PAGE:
to use one-half for a decoration where the space does not 
permit of the whole design. While there are many methods of 
forming designs, the easiest is to make one-half entire and then 
copy this for the reverse side. 


There are only a few ways that the other style or shaded 
scroll may be used, as it is too heavy for decorations. It is 
very valuable, when one desires to make something in a 
fancy shaped card. By looking at the initial illustration used 
at the beginning of this lesson, it is seen how it may be used 
as the border for a card, by designing a few patterns as 
fancy shapes. It will be noticed that there are many combi- 
nations which may be made from fancy scrolls, though they 
have but few parts, as will be readily seen, if they are sepa- 
rated. By taking the larger section and using it as a body, the 
smaller section may be laid over or under it in such a manner 
as to produce some very clever designs. If the student will 
take a full sheet of cardboard, and draw a design similar 1o 
one of those shown herewith (a light tinted card, such as pale 
green or yellow, will do for the experiment), then carefully 
trim the card to the outside edge of the design, which gives 
a good shape to start with. If your card is light, put the let- 
tering on in some good substantial color, like red, blue or 
black. It should be ascertained that the colors are dry before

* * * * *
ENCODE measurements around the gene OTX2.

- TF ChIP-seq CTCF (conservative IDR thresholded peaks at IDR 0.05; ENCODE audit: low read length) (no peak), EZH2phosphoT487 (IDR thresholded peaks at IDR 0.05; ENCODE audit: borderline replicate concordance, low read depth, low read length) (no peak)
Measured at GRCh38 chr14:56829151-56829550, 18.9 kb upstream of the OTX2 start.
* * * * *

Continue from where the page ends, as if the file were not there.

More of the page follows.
attempting any fancy work, as the arm must have plenty 
of room to swing, and would rub the lettering if it were not 
dry. Then take some white, or if the card is too light to 


show that to good advantage, use a color darker than the 
hody of the card, and follow very carefully the design you 
have marked on the card. When this is completed, by taking 
the same color and adding some darker tint with it, just 
enough for a nice clear contrast, you will get a shadow color. 
This must be put on sparingly, the idea being to represent 
carving, and the darker tint should be placed where it is de- 
sired to show the carving as cut deeper than at the other 
points. The raised parts of the scroll work should be the 
lightest in color, the whole effect being to imitate some style 
of frame work. 


The student will find many examples to work upon, by 
observing the rehef work shown in the illustrations of modern 
printing. Many times it is necessary to make a number of 
cards or decorations of the same kind, and, in order to save 
time and the labor that would be required to draft each one, 
we have what is known as the pounce or pattern. It would 
be an advantage for the student to make a few of the more 
common scrolls in this form, and then he would have a 
pattern always at his disposal. To make a pounce, it will be 
necessary first to procure a sheet of good Manila paper, not too